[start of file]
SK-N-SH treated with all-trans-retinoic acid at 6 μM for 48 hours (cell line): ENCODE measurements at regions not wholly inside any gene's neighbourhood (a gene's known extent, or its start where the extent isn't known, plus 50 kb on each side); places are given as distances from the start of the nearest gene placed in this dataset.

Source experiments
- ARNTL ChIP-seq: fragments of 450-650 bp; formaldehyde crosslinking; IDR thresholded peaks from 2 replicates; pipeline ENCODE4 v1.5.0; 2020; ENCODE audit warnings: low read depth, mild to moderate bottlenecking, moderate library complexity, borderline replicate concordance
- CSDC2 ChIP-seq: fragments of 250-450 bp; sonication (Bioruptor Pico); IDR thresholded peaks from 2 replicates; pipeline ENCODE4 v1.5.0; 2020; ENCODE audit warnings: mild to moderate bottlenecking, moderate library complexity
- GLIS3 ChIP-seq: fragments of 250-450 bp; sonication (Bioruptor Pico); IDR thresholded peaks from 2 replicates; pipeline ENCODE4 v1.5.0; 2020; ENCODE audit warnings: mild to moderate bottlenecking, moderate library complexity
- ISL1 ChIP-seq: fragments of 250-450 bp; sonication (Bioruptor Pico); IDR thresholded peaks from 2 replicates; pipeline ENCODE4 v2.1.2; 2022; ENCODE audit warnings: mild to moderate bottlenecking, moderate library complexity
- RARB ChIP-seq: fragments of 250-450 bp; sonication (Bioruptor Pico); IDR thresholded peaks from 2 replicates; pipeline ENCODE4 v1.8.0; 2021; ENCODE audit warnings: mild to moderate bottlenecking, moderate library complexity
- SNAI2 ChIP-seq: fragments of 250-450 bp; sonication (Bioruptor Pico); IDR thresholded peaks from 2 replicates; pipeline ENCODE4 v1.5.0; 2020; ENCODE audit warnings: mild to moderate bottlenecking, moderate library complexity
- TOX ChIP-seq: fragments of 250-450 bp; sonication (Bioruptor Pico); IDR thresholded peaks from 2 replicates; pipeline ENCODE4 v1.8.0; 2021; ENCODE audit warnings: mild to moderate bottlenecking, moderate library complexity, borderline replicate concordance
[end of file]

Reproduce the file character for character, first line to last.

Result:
SK-N-SH treated with all-trans-retinoic acid at 6 μM for 48 hours (cell line): ENCODE measurements at regions not wholly inside any gene's neighbourhood (a gene's known extent, or its start where the extent isn't known, plus 50 kb on each side); places are given as distances from the start of the nearest gene placed in this dataset.

Source experiments
- ARNTL ChIP-seq: fragments of 450-650 bp; formaldehyde crosslinking; IDR thresholded peaks from 2 replicates; pipeline ENCODE4 v1.5.0; 2020; ENCODE audit warnings: low read depth, mild to moderate bottlenecking, moderate library complexity, borderline replicate concordance
- CSDC2 ChIP-seq: fragments of 250-450 bp; sonication (Bioruptor Pico); IDR thresholded peaks from 2 replicates; pipeline ENCODE4 v1.5.0; 2020; ENCODE audit warnings: mild to moderate bottlenecking, moderate library complexity
- GLIS3 ChIP-seq: fragments of 250-450 bp; sonication (Bioruptor Pico); IDR thresholded peaks from 2 replicates; pipeline ENCODE4 v1.5.0; 2020; ENCODE audit warnings: mild to moderate bottlenecking, moderate library complexity
- ISL1 ChIP-seq: fragments of 250-450 bp; sonication (Bioruptor Pico); IDR thresholded peaks from 2 replicates; pipeline ENCODE4 v2.1.2; 2022; ENCODE audit warnings: mild to moderate bottlenecking, moderate library complexity
- RARB ChIP-seq: fragments of 250-450 bp; sonication (Bioruptor Pico); IDR thresholded peaks from 2 replicates; pipeline ENCODE4 v1.8.0; 2021; ENCODE audit warnings: mild to moderate bottlenecking, moderate library complexity
- SNAI2 ChIP-seq: fragments of 250-450 bp; sonication (Bioruptor Pico); IDR thresholded peaks from 2 replicates; pipeline ENCODE4 v1.5.0; 2020; ENCODE audit warnings: mild to moderate bottlenecking, moderate library complexity
- TOX ChIP-seq: fragments of 250-450 bp; sonication (Bioruptor Pico); IDR thresholded peaks from 2 replicates; pipeline ENCODE4 v1.8.0; 2021; ENCODE audit warnings: mild to moderate bottlenecking, moderate library complexity, borderline replicate concordance